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October 2007 | Volume 65 | Number 2
Early Intervention at Every Age
Ruth Curran Neild, Robert Balfanz and Liza Herzog
By promptly reacting to student distress signals, schools can redirect potential dropouts onto the path to graduation.
The alarm has sounded. The United States has a high school graduation crisis. The crisis does not stem, however, from any precipitous drop in the percentage of students who graduate. In fact, graduation rates are about as high as they have ever been. What makes current graduation rates alarming is a reality of the new U.S. economy: It is practically impossible for individuals lacking a high school diploma to earn a living or participate meaningfully in civic life. Adding to the urgency is evidence of disproportionately low graduation rates among low-income and minority youth. Recent estimates suggest that between one-third and one-half of minorities do not earn a high school diploma (Education Week, 2007).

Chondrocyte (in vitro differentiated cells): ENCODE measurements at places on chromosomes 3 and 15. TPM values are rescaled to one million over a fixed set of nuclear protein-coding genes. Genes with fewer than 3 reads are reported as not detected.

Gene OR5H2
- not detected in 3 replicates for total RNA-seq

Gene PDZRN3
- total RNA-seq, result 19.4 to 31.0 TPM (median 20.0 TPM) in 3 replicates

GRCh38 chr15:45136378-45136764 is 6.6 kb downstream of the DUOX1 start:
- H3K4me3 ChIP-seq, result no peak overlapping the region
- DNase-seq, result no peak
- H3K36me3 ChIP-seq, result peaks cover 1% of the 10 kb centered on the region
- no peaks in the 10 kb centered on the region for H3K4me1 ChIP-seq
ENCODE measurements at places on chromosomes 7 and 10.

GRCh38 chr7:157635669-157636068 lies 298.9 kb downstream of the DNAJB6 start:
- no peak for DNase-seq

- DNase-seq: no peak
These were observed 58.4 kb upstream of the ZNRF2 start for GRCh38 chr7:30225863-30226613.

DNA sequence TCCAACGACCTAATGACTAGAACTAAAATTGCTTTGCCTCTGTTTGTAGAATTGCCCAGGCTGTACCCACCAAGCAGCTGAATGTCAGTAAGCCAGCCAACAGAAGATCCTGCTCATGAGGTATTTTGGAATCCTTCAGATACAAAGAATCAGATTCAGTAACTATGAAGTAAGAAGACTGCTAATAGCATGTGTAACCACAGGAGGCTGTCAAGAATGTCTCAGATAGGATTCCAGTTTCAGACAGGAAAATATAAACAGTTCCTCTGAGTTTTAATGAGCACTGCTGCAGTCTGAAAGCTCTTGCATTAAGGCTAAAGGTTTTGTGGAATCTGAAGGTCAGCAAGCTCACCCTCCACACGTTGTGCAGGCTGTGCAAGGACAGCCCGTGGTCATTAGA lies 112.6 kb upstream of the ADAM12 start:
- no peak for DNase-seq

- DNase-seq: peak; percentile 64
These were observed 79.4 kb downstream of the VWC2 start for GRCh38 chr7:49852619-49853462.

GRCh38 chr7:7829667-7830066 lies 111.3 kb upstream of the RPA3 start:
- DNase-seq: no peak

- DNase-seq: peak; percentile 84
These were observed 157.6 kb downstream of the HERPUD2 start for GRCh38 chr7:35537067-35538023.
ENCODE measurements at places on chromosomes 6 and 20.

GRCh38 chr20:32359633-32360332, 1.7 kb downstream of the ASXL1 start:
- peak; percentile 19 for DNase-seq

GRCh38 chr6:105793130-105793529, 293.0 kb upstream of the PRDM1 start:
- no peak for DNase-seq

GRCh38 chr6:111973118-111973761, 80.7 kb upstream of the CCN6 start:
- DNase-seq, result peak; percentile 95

Policymakers and educators have tended to view dropping out of high school in two contradictory ways. On the one hand, they view it as predictable, given the high dropout rates in certain demographic categories and geographic locations. At the same time, they view the experiences that precede a specific student's dropping out as mysterious, difficult to predict, and idiosyncratic. Some students unaccountably “become bored with school”; “fall in with the wrong crowd”; or experience a jarring life event, such as a pregnancy or a parent's unemployment, that precipitates their dropping out of school.
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Copyright © 2007 by Association for Supervision and Curriculum Development
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